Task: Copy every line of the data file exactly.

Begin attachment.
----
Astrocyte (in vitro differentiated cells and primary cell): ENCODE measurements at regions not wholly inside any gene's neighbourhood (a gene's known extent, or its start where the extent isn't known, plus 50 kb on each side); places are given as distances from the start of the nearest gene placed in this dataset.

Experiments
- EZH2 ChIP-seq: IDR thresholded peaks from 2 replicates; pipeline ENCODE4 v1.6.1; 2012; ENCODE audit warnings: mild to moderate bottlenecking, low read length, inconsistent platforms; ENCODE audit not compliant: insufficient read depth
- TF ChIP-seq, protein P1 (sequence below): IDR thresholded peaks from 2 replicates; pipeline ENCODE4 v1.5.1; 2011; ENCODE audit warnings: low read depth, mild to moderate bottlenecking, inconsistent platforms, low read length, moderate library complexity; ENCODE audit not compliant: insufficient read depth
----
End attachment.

Astrocyte (in vitro differentiated cells and primary cell): ENCODE measurements at regions not wholly inside any gene's neighbourhood (a gene's known extent, or its start where the extent isn't known, plus 50 kb on each side); places are given as distances from the start of the nearest gene placed in this dataset.

Experiments
- EZH2 ChIP-seq: IDR thresholded peaks from 2 replicates; pipeline ENCODE4 v1.6.1; 2012; ENCODE audit warnings: mild to moderate bottlenecking, low read length, inconsistent platforms; ENCODE audit not compliant: insufficient read depth
- TF ChIP-seq, protein P1 (sequence below): IDR thresholded peaks from 2 replicates; pipeline ENCODE4 v1.5.1; 2011; ENCODE audit warnings: low read depth, mild to moderate bottlenecking, inconsistent platforms, low read length, moderate library complexity; ENCODE audit not compliant: insufficient read depth